—Submitted by a teacher


Posted June 17, 2006

Just as an observer of this site, I see there is room for improvement in all of the school systems in Calhoun County. I do see a difference in some schools and that is due to parent, community, and local government involvement. In having a conversation with a person from Jacksonville they made it clear that Anniston City does not compare, but test score for some Anniston City Schools where greater. With more involvement we could make an outstanding institution for learning. A Parent, A Teacher, and A Resident.
—Submitted by a parent


Posted June 4, 2006

As a parent and alumni of Anniston High school and also a taxpayer,homeowner,and retired military and married, I feel good sending my child to this school. I think the academic programs are good, parent involvement could be better, but being African American my child has the opportunity to be involved in different sports,danceline,cheerleading,band or anything else without prejudice unfortunately not being seen to much in other schools. Anniston High School is a good school, smart talented students, teachers willing to listen and help but yes, there are low income families and the need for help from the city gov, and more support from the community.Adults, take some of the blame for your school system, My husband and I work with our child at home and we support our school system and attend school events therefore we have no problem sending our child there.
—Submitted by a parent


Posted March 9, 2006

First, let me say that I am a proud of alumni of Anniston High School, and I felt compelled to give feedback on some of the issues that are currently plaguing my alma mata. I feel, better yet, I know Anniston High School has graduated some of the brightest and most talented students in Calhoun County. Anniston High has graduated women who went on the get full scholarships to West Point and major historically black colleges. This school system has also graduated young men who received scholarships to major universities and a lot of these young men have gone on to become professional athletes. The problems with AHS mainly lie in the administration and the parental support. The students are capable but lack proper administrative leadership.
—Submitted by a former student


Posted August 11, 2005

I want to say, 'wake up anniston school system parents'. Stop blaming the system, principal and the staff for poor test scores, lack of discipline, support and financial problems. Those problems start in our homes. Over 75% of ahs students are on free or reduced lunch. Why is that? No wonder there is such a lack of support for this system. What city government would be interested in pumping money into a system where the parents will not even help themselves. I am embarrased by 'all' the numbers coming out of this school system. Wake up people! get off welfare, food stamps, social services and every other service you can get for free. Get a decent job and let's starting helping our kids and our school. This is sad!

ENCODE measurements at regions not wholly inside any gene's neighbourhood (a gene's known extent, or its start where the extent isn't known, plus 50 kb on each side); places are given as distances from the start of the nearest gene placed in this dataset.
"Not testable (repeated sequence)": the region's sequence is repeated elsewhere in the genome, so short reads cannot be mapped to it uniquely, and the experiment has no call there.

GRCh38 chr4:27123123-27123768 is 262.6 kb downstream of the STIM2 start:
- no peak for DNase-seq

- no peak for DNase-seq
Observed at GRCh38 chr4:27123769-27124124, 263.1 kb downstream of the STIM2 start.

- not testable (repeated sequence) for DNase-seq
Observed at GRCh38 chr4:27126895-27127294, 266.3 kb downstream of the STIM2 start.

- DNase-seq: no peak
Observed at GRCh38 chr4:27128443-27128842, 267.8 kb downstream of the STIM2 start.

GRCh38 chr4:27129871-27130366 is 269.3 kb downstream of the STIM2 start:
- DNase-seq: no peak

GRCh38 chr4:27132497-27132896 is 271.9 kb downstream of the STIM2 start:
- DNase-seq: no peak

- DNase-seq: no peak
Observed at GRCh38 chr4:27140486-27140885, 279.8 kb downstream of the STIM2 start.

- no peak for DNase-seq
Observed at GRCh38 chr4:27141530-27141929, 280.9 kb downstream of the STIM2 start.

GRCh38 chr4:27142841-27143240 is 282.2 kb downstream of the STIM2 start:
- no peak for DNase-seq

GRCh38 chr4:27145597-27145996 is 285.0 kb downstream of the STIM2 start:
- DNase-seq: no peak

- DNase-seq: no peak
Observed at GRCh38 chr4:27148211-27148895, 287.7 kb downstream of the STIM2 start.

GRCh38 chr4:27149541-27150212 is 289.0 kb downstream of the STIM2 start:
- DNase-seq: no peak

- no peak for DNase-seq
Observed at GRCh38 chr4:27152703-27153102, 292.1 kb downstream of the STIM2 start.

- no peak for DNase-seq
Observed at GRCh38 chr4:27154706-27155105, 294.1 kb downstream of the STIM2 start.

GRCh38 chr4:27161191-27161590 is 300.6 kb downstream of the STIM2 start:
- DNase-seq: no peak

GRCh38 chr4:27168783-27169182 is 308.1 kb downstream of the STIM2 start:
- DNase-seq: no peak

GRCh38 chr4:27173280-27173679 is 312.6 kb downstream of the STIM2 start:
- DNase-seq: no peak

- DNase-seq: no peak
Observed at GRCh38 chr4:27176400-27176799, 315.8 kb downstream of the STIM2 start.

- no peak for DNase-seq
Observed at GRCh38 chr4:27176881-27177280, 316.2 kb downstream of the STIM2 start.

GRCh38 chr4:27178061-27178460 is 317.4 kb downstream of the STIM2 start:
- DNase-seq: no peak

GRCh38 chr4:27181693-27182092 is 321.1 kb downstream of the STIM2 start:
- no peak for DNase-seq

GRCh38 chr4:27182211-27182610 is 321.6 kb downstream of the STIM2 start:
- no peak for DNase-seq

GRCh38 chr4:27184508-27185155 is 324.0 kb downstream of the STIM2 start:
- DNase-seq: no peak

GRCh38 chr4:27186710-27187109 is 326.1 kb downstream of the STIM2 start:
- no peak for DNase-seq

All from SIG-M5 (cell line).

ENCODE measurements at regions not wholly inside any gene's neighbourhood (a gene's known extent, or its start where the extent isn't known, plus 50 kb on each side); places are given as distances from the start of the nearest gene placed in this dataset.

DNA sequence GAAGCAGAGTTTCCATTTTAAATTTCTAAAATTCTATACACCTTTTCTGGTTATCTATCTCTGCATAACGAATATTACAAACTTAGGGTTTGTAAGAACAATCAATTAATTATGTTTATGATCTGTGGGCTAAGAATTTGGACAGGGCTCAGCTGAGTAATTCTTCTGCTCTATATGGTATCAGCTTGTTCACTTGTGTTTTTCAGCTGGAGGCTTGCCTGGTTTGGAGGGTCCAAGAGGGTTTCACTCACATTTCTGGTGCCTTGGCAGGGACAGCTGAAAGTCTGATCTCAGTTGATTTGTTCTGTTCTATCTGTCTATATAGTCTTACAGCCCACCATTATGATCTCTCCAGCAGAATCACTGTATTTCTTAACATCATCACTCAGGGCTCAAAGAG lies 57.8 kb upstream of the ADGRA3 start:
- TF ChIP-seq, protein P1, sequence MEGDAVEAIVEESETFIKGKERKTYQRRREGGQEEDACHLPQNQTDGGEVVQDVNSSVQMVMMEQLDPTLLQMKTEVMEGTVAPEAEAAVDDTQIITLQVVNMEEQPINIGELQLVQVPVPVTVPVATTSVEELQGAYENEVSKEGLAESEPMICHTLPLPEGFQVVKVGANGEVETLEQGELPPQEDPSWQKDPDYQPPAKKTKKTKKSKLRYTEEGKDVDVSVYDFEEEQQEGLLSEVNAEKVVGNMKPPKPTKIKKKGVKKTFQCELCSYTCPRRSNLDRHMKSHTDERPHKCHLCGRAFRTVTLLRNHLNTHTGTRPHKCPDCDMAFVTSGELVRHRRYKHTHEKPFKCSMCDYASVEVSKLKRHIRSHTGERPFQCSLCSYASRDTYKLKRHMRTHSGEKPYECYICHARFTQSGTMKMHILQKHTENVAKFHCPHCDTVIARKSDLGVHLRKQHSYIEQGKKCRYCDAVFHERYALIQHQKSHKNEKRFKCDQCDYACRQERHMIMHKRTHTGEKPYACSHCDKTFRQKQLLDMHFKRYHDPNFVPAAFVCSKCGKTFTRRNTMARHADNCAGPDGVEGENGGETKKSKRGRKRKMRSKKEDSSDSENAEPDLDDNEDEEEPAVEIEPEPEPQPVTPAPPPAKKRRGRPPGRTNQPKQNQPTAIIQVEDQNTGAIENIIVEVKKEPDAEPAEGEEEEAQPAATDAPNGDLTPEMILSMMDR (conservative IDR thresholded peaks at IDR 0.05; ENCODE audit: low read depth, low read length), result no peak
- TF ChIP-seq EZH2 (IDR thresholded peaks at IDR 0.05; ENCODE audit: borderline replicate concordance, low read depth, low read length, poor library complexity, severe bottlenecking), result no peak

—Submitted by a parent


Posted June 21, 2005

There is almost no support and a GREAT need for an administrative change from the top down. It is in a downward spiral and I am not sure if anyone knows how to stop it. I would never have my child in this school system.
—Submitted by a parent


Posted February 28, 2005

As a parent of a child at AHS I know what is going on there. There needs to be better community support. There needs to be a new Principal and new staff. We need parents who care for the school as a whole. We also need to be more strict with the students. My child has come home telling me of the fighs and such that occur almost daily. These students who participate are not punished for their actions. The principal should take action when this happens and put his foot down.
—Submitted by a parent


Posted December 28, 2004

The question that we must ask ourself is what can we do for our school system and our children. We have great children in our system, yet we have allowed the system to fail our children! While we continue to allow the same administration to remain in place and there is no progress. At one time AHS was considered a top rated school with test scores to back this up with, the number of graduating seniors were well more than that of todays, and most of all the students were motivated to continue their education and become productive citizens. I ask all who read this what is being offered to our children at AHS now and please ask the leaders of this community and other parents what are we going to do about what is going on in our school system concerned parent
—Submitted by a parent


Posted September 11, 2004

AHS has its ups; but, it also has numerous downs. The school system is set up to fail its students, most of which are African-American. It seems to be at its breaking point. Most of its students love it and would go to no other school in the area;but, these students must struggle with a lack of community [and even administrative] support. There are [some] supportive teachers. Yet, the higher administrative staff (Board of Education) continues to make sure that the system goes down. I love the school for many different reasons;but, I would advise that you don't subject your child to that type of humiliation.
—Submitted by a former student


Posted August 23, 2004

I believe AHS is one of the most unsupported schools in Alabama. The school has so many problems that are somewhat unbareable to relieve. Hopefully this school year will be better than the years before, but it has already started off on the wrong foot. I wish someone with authority could take 'a sit down' in this school and see exactly all the damage that has taken place. I would not incourage anyone to place their child in this school system.